Never Heard of 'Em

Radiohead's Kid A

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Anna Minard claims to "know nothing about music." For this column, we force her to listen to random records by artists considered to be important by music nerds.


Kid A

I have a relationship to Radiohead that consists mainly of confusion and fear. I've heard of them, and I even went out and bought Pablo Honey when I was a teenager. I just didn't like it, and that was it. Then they became the Jesus of music and the world shitted itself every time they took another step, and it freaked me out. I never followed up—I used to avoid music that I thought I'd be embarrassed if I didn't understand. (I'm curing that impulse weekly now.)

When we started this column, I just assumed someone would eventually assign me Radiohead. Right?! But so far the contents have tended more toward old-school music learnin' and haven't caught up with the hip kids of the new millennium.

So I asked for it. Kid A was decreed, and I went home with determination (and some trepidation). It was a mostly silent sit-down couch listen; no running errands with headphones, no sorting laundry, no leaving the room for a minute. I listened to it like I was watching a movie, or waiting to be saved.

And honestly, I'm a little disappointed; buildup can do that to you. I totally see how people think this is brilliant. Sometimes it sounds like thoughts before they happen, or like the space between awake and asleep. Voices are slightly or majorly robot-ed; computers that sound like bells and drums that sound like tapping fingertips slip in and out. It's not boring. It just mostly sounds like a computer trying to teach itself how to cry. I like my feelings realer and bigger.

I really like "The National Anthem"; I'm a sap for songs constructed like that—repetitive undergirding, melodies layered over it, with some human voice sounds that at least approximate words flying on top. When it turns into jazzy improv horn farts and orchestrasplosion, I'm less on board, but I can stay on that bass backbone and it carries me through. Then the horns scream like elephants and I'm back in the fun zone!

My favorite part of listening to this was not feeling like an asshole just because I didn't love something other people love. I get so nervous about fucking up at music sometimes, I get sick to my stomach. I've spent so much time tongue-tied, or lying, or apologizing. But now I'm excited most of the time. And when I'm scared I'll say something embarrassing, I just take a deep breath and think of the people who send me crazy CDs in the mail or the last time I got a music reference I would've missed a year ago—like this week, at the Croc, when I sat under the picture of Andrew Wood and realized I knew who that was. I screamed a little bit.

I give this a "free to be you and me" out of 10. recommended


Comments (33) RSS

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freesandbags 1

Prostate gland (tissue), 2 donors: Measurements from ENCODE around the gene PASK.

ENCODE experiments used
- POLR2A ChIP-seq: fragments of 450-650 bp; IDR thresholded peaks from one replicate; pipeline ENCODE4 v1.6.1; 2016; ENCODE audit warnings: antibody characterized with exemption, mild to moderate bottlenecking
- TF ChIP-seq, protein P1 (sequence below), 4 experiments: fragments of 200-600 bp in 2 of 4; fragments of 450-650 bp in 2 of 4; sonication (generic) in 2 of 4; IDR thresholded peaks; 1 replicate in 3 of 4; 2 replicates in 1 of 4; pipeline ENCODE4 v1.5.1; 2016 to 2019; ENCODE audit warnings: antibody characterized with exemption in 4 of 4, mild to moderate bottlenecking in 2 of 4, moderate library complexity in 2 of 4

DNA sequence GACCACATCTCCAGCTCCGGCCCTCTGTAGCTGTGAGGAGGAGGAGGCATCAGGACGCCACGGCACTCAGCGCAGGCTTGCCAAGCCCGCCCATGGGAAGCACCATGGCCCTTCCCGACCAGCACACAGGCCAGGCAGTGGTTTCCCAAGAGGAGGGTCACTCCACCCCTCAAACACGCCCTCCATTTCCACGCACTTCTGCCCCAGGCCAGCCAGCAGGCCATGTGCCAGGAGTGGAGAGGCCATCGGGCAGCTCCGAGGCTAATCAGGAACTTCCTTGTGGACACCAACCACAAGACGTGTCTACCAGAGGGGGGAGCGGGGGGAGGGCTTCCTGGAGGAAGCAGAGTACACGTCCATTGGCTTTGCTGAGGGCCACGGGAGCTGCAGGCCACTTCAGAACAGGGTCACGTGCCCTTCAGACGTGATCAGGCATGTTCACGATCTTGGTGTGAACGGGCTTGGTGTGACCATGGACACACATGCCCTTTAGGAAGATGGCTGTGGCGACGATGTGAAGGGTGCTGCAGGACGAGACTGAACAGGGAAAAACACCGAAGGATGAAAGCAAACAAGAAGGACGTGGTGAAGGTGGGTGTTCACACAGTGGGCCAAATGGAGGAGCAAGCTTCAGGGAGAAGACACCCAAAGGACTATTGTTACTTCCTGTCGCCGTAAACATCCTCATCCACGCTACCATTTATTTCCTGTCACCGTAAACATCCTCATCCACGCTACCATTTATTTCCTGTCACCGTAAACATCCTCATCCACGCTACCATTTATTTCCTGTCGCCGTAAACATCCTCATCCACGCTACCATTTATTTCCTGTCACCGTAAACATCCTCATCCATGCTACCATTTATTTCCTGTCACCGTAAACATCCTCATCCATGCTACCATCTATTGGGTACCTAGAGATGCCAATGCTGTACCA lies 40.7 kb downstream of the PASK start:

I'll see your "free to be..." and raise you a horn fart. You got it right.
Posted by freesandbags on May 8, 2013 at 9:51 PM · Report this
inquiastador 2
Anton Newcombe has some insightful thoughts about "Kid A" as well. So even surly, perpetually annoyed, musical genius's can agree with you.
Posted by inquiastador on May 9, 2013 at 6:58 PM · Report this
Anna is just too fucking hip to listen to Radiohead.
Posted by Chuck Mudede on May 10, 2013 at 6:52 PM · Report this
Sea Otter 4
It just mostly sounds like a computer trying to teach itself how to cry. I like my feelings realer and bigger.

This pretty much describes how I feel about Radiohead, and I am definitely a self-professed music nerd, so take heart, Anna.

While I respect them - I think they have integrity and have always genuinely cared about making good music - I've never thought they entirely deserved the kind of praise lavished on them. I figure they're popular because they hit on the right combination of having some interesting musical ideas with being kind of inoffensive and middle-of-the-road.

As you point out, their range is limited. And all their music seems so pointlessly gloomy - it's too bleak to make me feel joy, too mousy and sterile and hermetically sealed off from the real world to be a form of catharsis for real pain and anger.

It's kind of like the musical version of a clingy, needy, kinda boring boyfriend who never wants to go out but sulks when you go out without him. Actually, I had a boyfriend like that, and he worshipped Radiohead. Never mind.
Posted by Sea Otter on May 10, 2013 at 10:33 PM · Report this
Toasterhedgehog 5
If your motivation to form an opinion is based on the reaction to that opinion, is it really your opinion of the work reviewed? If it isn't then your opinion is only related to the subject reviewed as a means to provoke the desired reaction.

Kid A is an irreducible work of art. It is a robot trying to cry as much as it is everything that led up to a traffic jam including the dinosaurs that were squashed, heated, and processed into gasoline in the cars in that traffic jam. It's the child in the back seat awed by the details revealed by the polarized glass of the sunroof of the fluffy clouds flying overhead.

The robot is trying to cry because it sees the death and damage and stupidity that that led to the traffic jam.

The robot is trying to cry because it sees the traffic jam in the context of the sky and the dinosaurs and the enormity of deep time with awe and wonder.

It's a robot trying to cry because of all the things possible to do, the only thing it finds in its database that fits the entire truth of a traffic jam is an ineffectual outburst of emotion expressing awe, grief, love, rage, and terror.

Anna Minard's metaphor of the robot works for any conscious being. Love or hate Kid A, the production, professionalism, talent, inspiration, and thought that went into it deserves more than a review based on figuring out a way to be cooler than the nerds that love it.

Review art as if everyone everywhere ever is dead. The robots that replace us will be grateful to you for sorting through all the crap and pointing them to the best stuff. Kid A is the some of the best stuff.
Posted by Toasterhedgehog on May 11, 2013 at 12:36 AM · Report this
Toasterhedgehog 6
@4 Kid A: Rats and children follow me out of town
come on kids

Motion Picture Soundtrack: Cheap sex and sad films
Help me get where I belong
Everything in its Right Place: Yesterday I woke up sucking a lemon.

Kid A is better than your ex-boyfriend.

Can you make a comment without considering the opinion of people that like Kid A? You seem to be reacting to your ex and the music press more than you're talking about the actual music.